6. Outlier
Spoon has always been very savvy in their transitions from one track to the next, presenting their listeners with seamless or often times abrupt jumps as if the elevator wire has snapped mid-floor. "Outlier" grooves up from the subsequent dust, but lacks the proper protective headgear. Over four minutes of the same beat paired with similar synth effects and keyboard leads, Daniel and crew maintain their composure, but fail to notice those swimming in the same deep end. Here’s a song that will likely last much longer when played live, if only to give those in the back enough time to elbow their way forward. 6.1
7. They Want My Soul
The title track on any album needs more than just the standard frills. "They Want My Soul" is the first time Spoon has gone down the path of naming a song and album the same thing. While less experienced bands could easily falter in this decision, such isn’t the case with this specific audio nugget. Much like the first and third tracks, “They Want My Soul” presents Spoon as the band they’ve always been, from tongue and cheek banter to tambourine chime. The lyrics invoke images of super fan and record exec alike pulling away at the scraps like hungry dogs. While they’re not quite on par with A Hard Day’s Night intro, it’s still pleasant to consider the fanatical possibilities. 9.4
8. I Just Don’t Understand
The shortest of the bunch at under three-minutes, this gem is a subtle blues romp with clever piano solo and jagged hum on equal playing field. Daniels voice is at its most melancholy, “When you say that you need me/like the ocean needs sand.” The man who’s had his soul ripped out and stepped on many times over, still returns for one more soft kick in the head. It’s illogical, unbalanced, but not without merit. “I Just Don’t Understand” is admirable in its naïveté. Sometimes getting hurt makes the subsequent backlash all the more entrancing, even if the sting lasts longer than messages swooned over in 180 seconds or less.8.7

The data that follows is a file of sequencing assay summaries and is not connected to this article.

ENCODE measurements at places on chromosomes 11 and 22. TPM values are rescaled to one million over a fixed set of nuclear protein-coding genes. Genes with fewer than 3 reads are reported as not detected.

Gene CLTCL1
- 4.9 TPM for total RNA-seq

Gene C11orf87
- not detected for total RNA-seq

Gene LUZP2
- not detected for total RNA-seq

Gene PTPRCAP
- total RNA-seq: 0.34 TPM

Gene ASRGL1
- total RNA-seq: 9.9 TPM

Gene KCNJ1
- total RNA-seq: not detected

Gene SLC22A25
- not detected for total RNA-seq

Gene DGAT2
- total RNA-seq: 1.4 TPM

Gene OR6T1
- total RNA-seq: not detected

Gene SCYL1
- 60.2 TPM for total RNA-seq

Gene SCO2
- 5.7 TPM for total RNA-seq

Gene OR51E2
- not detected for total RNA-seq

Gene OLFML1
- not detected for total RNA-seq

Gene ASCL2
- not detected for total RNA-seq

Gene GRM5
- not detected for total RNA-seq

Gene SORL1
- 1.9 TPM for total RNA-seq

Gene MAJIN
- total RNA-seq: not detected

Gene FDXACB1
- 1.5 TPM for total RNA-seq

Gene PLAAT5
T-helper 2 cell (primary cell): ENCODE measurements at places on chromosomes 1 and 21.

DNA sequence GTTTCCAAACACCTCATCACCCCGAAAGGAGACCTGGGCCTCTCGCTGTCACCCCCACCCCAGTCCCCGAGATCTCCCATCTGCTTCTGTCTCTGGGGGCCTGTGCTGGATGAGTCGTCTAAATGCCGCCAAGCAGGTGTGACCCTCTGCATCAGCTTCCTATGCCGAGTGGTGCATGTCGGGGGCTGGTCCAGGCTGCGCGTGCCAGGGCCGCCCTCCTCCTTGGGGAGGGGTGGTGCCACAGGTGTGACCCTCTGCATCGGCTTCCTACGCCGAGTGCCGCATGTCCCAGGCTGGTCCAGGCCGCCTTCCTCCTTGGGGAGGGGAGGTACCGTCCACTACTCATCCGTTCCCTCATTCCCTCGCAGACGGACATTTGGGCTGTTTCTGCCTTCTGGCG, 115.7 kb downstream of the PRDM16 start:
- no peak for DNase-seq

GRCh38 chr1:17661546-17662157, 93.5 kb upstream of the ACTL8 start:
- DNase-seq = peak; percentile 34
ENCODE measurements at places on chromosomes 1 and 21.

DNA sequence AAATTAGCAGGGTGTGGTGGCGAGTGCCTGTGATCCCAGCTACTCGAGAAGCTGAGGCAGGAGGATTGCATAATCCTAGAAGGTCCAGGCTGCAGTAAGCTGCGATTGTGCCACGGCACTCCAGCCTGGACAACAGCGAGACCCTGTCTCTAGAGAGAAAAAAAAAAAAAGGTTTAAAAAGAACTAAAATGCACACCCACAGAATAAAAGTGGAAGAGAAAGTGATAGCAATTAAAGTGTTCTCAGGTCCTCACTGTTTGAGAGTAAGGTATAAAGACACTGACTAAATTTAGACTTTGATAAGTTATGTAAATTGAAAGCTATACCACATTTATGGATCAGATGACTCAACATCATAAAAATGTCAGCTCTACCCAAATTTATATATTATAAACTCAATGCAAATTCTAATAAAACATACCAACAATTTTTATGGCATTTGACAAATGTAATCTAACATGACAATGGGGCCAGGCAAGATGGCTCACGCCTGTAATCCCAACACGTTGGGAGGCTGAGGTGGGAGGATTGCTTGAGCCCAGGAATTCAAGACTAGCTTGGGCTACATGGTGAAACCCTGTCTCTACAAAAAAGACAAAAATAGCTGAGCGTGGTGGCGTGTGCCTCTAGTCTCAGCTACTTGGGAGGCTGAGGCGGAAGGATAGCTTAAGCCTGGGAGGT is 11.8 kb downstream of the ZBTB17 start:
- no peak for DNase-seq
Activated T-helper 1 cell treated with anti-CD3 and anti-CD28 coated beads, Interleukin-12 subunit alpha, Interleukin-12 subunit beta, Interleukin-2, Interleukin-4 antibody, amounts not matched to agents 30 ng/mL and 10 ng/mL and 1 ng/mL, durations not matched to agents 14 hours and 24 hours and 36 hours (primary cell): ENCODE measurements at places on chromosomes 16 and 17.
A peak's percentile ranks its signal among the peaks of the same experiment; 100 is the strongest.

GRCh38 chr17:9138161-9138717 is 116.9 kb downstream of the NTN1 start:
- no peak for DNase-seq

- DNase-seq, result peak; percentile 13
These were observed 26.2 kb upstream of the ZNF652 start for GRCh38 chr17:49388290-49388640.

9. Let Me Be Mine
Far more upbeat than its predecessor, “Let Me Be Mine” rolls on a message of contagious optimism. “Auction off what you love/It will come back sometime/lock it up what you love/and it says let me be mine”. Accepting the bad parts along with the good, this track is a grounded structure, aware, but not necessarily unforgiving. In terms of sound, "Let Me Be Mine" could use some bulking up. Its basic rock and roll foundation is airy, employing only the core of Spoon’s potential. Even after the proper parts mix in just the right way, it’s not quite enough when compared to perpetual motions on previous tracks. The chorus hits, and it’s easy to forget the problems afoot, despite the circular patch where the electrode plug once was.8.1
10. New York Kiss
Scuffing up muddy ground, this song would be trashy if it wasn’t so sweat. Mixing elements of the album’s best and worst moments, “New York Kiss” fits well into the opposing blend of band versus producers versus audience versus new, old and whatever’s left unmistakably in-between. Daniels homes in on one memory maxed out of proportion, but nevertheless remarkably unique. As last tracks go, “New York Kiss” could learn a lesson from those that came before. The chorus isn’t buried far enough in the ground to prevent it from blowing away at the slightest updraft. As the last cymbals fade, one can’t help but wonder why Spoon didn’t shoot for one to grow on as is the case with many of their previous efforts. Either way, best to move on rather than dwelling on something so insignificant as a kiss, despite the background cityscape.6.2
Christopher S. Bell lives and breathes in Johnstown, Pennsylvania. His sound projects include Emmett and Mary, Technological Epidemic, C. Scott and the Beltones, and the forthcoming Fine Wives.